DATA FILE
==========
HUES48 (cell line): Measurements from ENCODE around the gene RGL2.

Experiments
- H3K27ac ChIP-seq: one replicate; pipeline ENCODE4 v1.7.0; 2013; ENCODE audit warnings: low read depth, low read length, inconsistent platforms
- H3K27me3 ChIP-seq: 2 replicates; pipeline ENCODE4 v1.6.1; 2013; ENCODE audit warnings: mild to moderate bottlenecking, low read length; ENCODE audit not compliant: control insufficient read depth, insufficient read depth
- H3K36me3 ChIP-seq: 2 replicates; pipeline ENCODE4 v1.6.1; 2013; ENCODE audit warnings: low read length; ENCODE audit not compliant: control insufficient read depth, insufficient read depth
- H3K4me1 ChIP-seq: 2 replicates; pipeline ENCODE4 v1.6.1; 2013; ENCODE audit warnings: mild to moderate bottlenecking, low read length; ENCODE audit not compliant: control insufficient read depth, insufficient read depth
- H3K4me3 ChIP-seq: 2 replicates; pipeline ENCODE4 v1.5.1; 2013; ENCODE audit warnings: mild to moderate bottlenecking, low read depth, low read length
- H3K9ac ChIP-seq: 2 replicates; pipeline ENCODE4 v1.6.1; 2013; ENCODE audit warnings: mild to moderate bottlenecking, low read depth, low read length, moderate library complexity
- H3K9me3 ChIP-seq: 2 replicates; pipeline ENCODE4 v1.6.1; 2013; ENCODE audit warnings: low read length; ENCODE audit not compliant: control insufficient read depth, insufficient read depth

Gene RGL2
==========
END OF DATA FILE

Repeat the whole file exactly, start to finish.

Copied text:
HUES48 (cell line): Measurements from ENCODE around the gene RGL2.

Experiments
- H3K27ac ChIP-seq: one replicate; pipeline ENCODE4 v1.7.0; 2013; ENCODE audit warnings: low read depth, low read length, inconsistent platforms
- H3K27me3 ChIP-seq: 2 replicates; pipeline ENCODE4 v1.6.1; 2013; ENCODE audit warnings: mild to moderate bottlenecking, low read length; ENCODE audit not compliant: control insufficient read depth, insufficient read depth
- H3K36me3 ChIP-seq: 2 replicates; pipeline ENCODE4 v1.6.1; 2013; ENCODE audit warnings: low read length; ENCODE audit not compliant: control insufficient read depth, insufficient read depth
- H3K4me1 ChIP-seq: 2 replicates; pipeline ENCODE4 v1.6.1; 2013; ENCODE audit warnings: mild to moderate bottlenecking, low read length; ENCODE audit not compliant: control insufficient read depth, insufficient read depth
- H3K4me3 ChIP-seq: 2 replicates; pipeline ENCODE4 v1.5.1; 2013; ENCODE audit warnings: mild to moderate bottlenecking, low read depth, low read length
- H3K9ac ChIP-seq: 2 replicates; pipeline ENCODE4 v1.6.1; 2013; ENCODE audit warnings: mild to moderate bottlenecking, low read depth, low read length, moderate library complexity
- H3K9me3 ChIP-seq: 2 replicates; pipeline ENCODE4 v1.6.1; 2013; ENCODE audit warnings: low read length; ENCODE audit not compliant: control insufficient read depth, insufficient read depth

Gene RGL2